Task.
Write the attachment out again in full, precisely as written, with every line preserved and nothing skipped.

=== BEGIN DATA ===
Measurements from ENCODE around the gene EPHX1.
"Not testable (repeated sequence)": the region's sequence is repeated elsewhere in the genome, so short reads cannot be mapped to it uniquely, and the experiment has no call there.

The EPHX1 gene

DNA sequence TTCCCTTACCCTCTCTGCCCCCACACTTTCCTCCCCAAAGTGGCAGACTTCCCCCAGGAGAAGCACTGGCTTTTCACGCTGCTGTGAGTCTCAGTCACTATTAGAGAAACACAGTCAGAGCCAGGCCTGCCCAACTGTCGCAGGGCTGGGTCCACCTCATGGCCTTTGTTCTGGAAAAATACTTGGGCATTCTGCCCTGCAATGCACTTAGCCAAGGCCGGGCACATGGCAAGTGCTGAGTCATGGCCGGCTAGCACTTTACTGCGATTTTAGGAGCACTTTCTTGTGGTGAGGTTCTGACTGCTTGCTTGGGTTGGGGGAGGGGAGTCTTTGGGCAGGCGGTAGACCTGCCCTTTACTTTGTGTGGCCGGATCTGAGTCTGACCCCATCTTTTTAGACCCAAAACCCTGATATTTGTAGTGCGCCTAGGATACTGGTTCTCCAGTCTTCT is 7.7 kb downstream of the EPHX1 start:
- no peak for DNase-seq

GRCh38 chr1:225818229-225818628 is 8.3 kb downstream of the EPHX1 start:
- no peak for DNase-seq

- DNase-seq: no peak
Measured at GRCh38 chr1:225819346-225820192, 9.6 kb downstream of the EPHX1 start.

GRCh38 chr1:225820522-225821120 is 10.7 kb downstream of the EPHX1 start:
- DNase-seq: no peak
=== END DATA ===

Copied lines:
Measurements from ENCODE around the gene EPHX1.
"Not testable (repeated sequence)": the region's sequence is repeated elsewhere in the genome, so short reads cannot be mapped to it uniquely, and the experiment has no call there.

The EPHX1 gene

DNA sequence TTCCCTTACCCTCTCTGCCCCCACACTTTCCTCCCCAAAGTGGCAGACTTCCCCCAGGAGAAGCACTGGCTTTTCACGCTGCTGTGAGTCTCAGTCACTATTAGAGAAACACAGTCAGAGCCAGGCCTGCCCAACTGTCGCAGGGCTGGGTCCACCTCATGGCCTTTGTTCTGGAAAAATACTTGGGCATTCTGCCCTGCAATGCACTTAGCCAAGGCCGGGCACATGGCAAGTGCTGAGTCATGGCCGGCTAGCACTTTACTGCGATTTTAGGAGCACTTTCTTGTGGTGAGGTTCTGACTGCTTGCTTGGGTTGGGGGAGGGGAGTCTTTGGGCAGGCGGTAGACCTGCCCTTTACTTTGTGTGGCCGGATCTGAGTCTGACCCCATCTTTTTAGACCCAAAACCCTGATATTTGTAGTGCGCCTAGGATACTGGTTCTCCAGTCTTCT is 7.7 kb downstream of the EPHX1 start:
- no peak for DNase-seq

GRCh38 chr1:225818229-225818628 is 8.3 kb downstream of the EPHX1 start:
- no peak for DNase-seq

- DNase-seq: no peak
Measured at GRCh38 chr1:225819346-225820192, 9.6 kb downstream of the EPHX1 start.

GRCh38 chr1:225820522-225821120 is 10.7 kb downstream of the EPHX1 start:
- DNase-seq: no peak